Having been prepared as described, molds 26, 27 are fastened to the heated platens of a press. When the temperature of molds 26, 27 has reached the pressing temperature, they are ready for receipt of two sheets or sections of impregnated material 25, 25A. Layers of cellophane 45, 4 6 are placed on each mold half (26 and 27). The bottom section of material 25A is placed on top of cellophane 45 and carefully tucked into the channels 28 of 'mold 26, causing material 25A to conform to the 6 channels ofthat mold as described herein. The section of material 25A is oriented on mold 26in a way such that the unidirectional fibers of which the said material is composed are lying parallel the longitudinal axis of the channels 28. Six cores 4-4, which have been preheated to the pressing temperature and which have been coated with a release agent, are placed in their respective bracket openings 43 so that each core will lie on the longitudinal axis of each channel 28. A second sheet of impregnated material 25 is placed on top of cores 44 and a second layer of cellophane 46 is placed on this section of material 25. Again, the material 25 (like bottom sheet 25A) is oriented such that the direction of the unitarily combined fibers is parallel the longitudinal axis of the channels 28. The press (not shown) is closed, the top mold 27 being guided into position by fitting guide pins 35, etc. into sockets 39, etc. The pressing operation is carried out at a temperature at a pressure and for a period of time such that a plurality of tubular bodies is formed by joining of the top and bottom sections of impregnated material. A pressing temperature from about 200 F. to 400 F. is most suitable. For an epoxy resin coating, a temperature of about 320 F. is preferred. A pressure of from 15 to 1000 p.s.i. may be employed, depending on the type of resin used; but p.s.i. is the preferred pressure for epoxy and polyester resins. The preferred pressing time is about /2 hour; the pressing time is, of course, a function of temperature, pressure and type of resin. Generally, a time range of from about A to 2 hours will effect the joinder and hardening of the impregnated sections.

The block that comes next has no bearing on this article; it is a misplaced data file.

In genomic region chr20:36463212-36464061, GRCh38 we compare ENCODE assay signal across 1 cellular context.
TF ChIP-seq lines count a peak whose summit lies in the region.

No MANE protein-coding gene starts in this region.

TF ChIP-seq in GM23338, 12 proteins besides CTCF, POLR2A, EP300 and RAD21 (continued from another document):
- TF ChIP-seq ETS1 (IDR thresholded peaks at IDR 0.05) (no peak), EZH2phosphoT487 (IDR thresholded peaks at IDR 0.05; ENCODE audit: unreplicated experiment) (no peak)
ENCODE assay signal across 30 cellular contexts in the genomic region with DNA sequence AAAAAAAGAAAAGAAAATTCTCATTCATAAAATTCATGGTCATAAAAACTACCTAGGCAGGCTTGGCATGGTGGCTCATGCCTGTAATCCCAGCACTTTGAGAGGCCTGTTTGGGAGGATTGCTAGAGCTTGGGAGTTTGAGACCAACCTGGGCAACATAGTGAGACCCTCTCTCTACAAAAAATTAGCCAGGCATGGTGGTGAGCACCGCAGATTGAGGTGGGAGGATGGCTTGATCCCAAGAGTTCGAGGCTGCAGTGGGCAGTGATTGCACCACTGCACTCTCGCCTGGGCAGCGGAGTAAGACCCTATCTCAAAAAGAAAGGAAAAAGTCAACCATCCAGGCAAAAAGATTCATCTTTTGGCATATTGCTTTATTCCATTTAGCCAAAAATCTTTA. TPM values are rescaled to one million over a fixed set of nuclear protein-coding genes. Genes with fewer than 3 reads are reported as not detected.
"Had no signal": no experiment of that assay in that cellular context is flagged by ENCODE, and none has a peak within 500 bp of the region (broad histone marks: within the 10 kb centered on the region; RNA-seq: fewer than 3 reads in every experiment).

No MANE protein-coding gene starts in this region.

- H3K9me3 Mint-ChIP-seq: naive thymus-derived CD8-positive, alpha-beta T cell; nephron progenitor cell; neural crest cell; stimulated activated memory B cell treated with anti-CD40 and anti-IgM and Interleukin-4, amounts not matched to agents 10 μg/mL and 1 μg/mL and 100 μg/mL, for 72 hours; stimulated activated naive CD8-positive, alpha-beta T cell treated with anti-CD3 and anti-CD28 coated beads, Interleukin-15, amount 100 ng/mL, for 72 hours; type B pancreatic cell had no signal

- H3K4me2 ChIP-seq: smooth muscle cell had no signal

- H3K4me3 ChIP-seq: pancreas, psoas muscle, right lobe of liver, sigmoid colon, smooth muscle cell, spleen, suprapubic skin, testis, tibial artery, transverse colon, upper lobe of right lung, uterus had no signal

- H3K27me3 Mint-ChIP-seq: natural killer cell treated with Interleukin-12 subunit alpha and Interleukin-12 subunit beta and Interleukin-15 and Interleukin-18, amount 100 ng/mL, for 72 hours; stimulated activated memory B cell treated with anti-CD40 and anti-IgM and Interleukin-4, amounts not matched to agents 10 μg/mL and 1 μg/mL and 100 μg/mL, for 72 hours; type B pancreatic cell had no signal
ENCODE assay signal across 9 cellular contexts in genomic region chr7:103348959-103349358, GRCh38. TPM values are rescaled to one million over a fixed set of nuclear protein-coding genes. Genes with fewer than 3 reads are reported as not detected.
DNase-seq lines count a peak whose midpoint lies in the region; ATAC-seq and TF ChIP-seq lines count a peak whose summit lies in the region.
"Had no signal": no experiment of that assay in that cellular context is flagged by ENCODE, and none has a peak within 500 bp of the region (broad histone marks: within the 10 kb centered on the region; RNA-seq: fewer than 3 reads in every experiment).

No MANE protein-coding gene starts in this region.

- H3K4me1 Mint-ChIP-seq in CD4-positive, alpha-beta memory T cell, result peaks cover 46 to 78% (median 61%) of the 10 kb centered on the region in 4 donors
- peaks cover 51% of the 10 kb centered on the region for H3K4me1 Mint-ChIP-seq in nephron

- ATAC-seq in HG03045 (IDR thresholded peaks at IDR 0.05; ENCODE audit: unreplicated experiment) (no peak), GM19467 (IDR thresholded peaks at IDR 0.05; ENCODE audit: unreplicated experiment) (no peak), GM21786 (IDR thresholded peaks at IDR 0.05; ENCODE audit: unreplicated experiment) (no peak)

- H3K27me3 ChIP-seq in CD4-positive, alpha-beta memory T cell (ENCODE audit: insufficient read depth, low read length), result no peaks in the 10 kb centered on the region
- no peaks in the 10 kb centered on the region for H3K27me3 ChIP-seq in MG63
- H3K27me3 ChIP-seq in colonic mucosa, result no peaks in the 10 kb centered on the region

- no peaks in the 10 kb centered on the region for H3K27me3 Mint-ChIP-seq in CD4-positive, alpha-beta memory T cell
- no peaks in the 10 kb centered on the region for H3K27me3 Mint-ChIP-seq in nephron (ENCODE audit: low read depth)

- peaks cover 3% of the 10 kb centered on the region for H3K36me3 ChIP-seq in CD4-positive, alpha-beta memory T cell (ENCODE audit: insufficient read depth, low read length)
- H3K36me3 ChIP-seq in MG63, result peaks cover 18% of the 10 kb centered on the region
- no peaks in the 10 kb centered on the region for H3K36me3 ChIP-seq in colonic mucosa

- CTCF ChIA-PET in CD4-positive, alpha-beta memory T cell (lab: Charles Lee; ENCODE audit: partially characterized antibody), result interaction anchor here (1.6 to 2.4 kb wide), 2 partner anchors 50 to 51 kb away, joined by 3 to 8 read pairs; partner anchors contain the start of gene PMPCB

The pressing operation forms a plurality of tubes (the number depending naturally upon the number of channels 2'3 milled in molds 2'6, 27). These tubes are joined to each other by thin strips of resin-impregnated material 25 which has been formed by the pressure of ad jacent fins 30 of the molds 2'6, 2'7. The tubes may be separated from each other subsequent to removal of the pressed material from the molds. Before removing cores 44, the tubes of material 25) should be post-cured for a suitable period of time at an appropriate temperature. Some polyester resins cure at room temperature; other resins require an elevated temperature. Best results are obtained by post-curing epoxy resin-impregnated bodies at about 270 F. for a period of from 15 to 16 hours. After curing, the tubes are cooled gradually to room temperature and the cores 44 are then removed.

The resulting tubes are machined and finished to produce the desired woodwind instrument body, Machining comprises forming tone holes at appropriate locations in the woodwind body, and reaming the bore of each tube to the desired shape. The tubes are also cut to the required lengths. Keys, rings and other mechanical attachments are located on the body to complete the instrument.